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VW Type 3

History of the Volkswagon Type 3

Introduction

The Volkswagen Type 3 is Volkswagen’s popular answer to the perceived gap in the family car market. Manufactured from ’61 to ’73, it came in three variations –Notchback, Squareback, and Fastback.

The Type three was sold alongside the Type 1 Beetle, Type 14 Karmann Ghia and the Type 2 Bus, and featured the same rear mounted aircooled engine and rear wheel drive system as the other VW’s on the market at the time.

In 1961 the Notchback went on sale worldwide, generating huge interest and paving the way for the incredibly popular Type 34 Ghia, which used the Type 3’s bodypan. VW then launched the Type 3 Variant (or Squareback in the US) in 1962, which was marketed as a highly practical family car, and a mix betweek the Beetle and the Bus. 1962 was the same year that it designed and then scrapped a convertible version of the Notchback.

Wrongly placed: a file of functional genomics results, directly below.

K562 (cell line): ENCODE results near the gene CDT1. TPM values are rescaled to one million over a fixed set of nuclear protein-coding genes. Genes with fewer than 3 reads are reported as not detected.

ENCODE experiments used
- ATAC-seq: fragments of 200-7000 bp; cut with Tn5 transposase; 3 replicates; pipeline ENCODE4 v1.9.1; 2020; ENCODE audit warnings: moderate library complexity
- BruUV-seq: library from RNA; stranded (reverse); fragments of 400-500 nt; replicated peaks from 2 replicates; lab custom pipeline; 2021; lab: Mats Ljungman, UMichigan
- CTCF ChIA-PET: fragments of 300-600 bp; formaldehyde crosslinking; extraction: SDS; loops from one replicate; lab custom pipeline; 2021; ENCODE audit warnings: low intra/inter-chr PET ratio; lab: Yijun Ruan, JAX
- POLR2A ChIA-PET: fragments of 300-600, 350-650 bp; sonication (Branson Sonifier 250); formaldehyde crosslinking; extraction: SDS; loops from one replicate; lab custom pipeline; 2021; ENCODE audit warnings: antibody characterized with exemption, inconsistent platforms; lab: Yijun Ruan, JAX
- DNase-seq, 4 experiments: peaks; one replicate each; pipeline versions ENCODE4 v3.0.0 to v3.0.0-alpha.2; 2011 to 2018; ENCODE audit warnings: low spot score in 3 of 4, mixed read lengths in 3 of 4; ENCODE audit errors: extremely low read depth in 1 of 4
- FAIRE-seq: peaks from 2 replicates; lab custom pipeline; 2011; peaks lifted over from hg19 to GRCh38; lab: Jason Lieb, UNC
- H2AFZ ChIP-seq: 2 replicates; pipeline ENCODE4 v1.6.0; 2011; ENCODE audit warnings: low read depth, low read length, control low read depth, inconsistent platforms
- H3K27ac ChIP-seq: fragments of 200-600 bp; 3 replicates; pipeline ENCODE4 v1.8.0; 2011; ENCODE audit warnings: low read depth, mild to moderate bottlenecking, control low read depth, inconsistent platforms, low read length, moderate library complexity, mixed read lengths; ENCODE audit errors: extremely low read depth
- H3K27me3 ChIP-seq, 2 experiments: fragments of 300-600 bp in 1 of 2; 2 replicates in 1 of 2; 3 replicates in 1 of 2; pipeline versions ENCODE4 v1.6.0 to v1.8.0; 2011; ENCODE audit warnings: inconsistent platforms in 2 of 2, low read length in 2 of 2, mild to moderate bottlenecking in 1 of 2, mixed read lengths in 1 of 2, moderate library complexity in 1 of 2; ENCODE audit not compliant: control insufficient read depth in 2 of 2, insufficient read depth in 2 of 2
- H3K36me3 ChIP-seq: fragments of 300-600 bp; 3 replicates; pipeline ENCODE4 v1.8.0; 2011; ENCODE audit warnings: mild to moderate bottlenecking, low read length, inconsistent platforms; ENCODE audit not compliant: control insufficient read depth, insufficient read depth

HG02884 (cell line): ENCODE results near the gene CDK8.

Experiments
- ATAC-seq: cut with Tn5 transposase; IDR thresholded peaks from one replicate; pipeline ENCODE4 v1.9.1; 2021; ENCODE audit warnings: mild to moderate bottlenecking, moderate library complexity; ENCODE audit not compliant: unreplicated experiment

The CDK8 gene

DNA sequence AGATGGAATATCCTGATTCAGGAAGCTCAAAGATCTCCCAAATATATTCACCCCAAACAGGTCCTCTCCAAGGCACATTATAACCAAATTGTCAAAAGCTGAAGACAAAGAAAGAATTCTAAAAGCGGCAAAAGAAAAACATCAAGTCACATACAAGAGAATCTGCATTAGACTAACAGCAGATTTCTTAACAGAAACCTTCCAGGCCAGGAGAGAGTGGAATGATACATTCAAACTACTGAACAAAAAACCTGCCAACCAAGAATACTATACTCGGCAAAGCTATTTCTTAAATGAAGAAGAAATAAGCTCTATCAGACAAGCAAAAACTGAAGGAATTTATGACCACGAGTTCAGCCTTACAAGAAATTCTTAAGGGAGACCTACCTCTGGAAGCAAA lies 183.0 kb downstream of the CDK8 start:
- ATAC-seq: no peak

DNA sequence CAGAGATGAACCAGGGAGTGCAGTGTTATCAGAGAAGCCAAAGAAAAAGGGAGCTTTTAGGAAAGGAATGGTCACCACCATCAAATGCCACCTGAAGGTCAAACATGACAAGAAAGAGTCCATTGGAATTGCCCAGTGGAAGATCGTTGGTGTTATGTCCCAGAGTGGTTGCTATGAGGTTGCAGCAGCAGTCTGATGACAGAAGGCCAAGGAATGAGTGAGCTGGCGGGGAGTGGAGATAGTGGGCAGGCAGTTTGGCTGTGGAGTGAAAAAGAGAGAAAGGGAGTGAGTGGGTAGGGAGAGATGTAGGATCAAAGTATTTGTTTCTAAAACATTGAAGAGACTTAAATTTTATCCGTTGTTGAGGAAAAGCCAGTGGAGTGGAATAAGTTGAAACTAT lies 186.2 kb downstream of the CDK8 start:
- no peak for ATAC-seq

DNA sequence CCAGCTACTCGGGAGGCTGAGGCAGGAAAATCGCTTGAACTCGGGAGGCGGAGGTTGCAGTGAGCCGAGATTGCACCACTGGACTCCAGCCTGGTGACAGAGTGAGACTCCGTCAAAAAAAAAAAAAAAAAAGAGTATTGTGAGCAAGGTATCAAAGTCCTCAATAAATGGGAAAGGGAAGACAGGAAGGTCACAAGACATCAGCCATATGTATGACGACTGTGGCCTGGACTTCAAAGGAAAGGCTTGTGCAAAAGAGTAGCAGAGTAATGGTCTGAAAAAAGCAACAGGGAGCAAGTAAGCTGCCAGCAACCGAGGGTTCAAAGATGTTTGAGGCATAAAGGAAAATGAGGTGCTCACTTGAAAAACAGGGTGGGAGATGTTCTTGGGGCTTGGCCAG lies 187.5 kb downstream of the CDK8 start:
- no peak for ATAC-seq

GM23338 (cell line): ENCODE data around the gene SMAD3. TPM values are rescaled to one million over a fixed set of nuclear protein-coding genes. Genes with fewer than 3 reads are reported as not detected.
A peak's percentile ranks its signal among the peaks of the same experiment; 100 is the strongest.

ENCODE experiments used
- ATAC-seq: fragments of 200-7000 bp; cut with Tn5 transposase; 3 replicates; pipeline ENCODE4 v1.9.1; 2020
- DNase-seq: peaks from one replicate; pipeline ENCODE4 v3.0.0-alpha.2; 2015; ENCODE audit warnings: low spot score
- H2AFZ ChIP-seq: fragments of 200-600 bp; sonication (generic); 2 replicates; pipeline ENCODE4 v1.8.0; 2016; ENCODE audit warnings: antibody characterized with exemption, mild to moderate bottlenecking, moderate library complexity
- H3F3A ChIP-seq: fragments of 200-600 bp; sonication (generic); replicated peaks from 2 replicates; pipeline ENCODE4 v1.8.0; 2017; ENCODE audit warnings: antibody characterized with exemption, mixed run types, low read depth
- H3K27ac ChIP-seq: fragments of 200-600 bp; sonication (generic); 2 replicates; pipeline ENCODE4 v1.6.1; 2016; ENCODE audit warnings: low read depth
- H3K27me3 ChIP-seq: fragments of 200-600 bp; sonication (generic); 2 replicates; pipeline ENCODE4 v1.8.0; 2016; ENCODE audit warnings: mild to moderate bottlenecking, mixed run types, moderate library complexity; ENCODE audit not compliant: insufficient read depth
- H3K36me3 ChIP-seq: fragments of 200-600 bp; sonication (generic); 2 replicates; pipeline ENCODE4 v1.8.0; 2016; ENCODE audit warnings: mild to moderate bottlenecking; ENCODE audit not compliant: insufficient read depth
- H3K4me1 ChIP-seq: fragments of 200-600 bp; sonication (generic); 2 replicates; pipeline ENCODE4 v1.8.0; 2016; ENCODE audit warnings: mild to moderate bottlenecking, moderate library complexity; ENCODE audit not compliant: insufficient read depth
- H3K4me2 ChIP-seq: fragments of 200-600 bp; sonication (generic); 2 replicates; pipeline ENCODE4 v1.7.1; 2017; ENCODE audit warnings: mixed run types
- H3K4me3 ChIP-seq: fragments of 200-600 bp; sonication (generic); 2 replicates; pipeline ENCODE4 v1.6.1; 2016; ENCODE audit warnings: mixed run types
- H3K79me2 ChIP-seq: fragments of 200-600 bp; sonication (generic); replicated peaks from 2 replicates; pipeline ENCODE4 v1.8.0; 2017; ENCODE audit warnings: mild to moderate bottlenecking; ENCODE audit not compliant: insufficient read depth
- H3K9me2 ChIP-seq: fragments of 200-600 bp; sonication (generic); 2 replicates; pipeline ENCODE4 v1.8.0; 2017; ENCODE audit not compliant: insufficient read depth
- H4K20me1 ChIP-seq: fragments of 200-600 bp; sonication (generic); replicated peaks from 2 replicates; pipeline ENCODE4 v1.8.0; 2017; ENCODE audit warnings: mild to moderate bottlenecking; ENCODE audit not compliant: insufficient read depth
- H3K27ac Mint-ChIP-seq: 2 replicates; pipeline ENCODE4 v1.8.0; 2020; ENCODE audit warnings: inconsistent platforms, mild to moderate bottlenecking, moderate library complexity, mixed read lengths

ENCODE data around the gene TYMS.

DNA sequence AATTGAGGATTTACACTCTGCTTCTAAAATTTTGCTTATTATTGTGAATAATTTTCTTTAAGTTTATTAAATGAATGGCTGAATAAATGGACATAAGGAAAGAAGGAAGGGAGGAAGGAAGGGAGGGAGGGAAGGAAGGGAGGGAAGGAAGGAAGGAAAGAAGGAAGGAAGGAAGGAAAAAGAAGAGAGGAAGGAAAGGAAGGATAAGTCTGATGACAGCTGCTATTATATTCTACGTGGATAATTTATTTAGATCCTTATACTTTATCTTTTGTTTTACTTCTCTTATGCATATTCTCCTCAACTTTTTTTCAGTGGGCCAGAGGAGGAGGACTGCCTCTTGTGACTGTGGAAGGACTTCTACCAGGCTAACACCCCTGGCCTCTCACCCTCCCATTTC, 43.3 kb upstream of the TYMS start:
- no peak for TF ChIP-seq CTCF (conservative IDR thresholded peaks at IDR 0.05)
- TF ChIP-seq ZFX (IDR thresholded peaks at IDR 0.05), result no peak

Volkswagen released the Fastback in 1965 and was the sportiest of the Type 3 models and was available with the 1600cc engine, which was then made available for Variants and Notchbacks from that year onwards. Eventually the Fastback replaced the Notchback in the UK market, which was Volkswagen’s plan for both vehicles, although this didn’t happen anywhere else in the world as demand for the Notchback remained stronger than VW had anticipated.

1969 saw the release of the Type 3 ‘E’, which provided electronic fuel ignition as standard.

The Type 3 was given a facelift in 1970, which added 115mm to the nose length and 42L to the luggage capacity.

Unfortunately, 1973 saw the end of Type 3 production, as the Wolfsburg plant prepared to commence production of the Golf.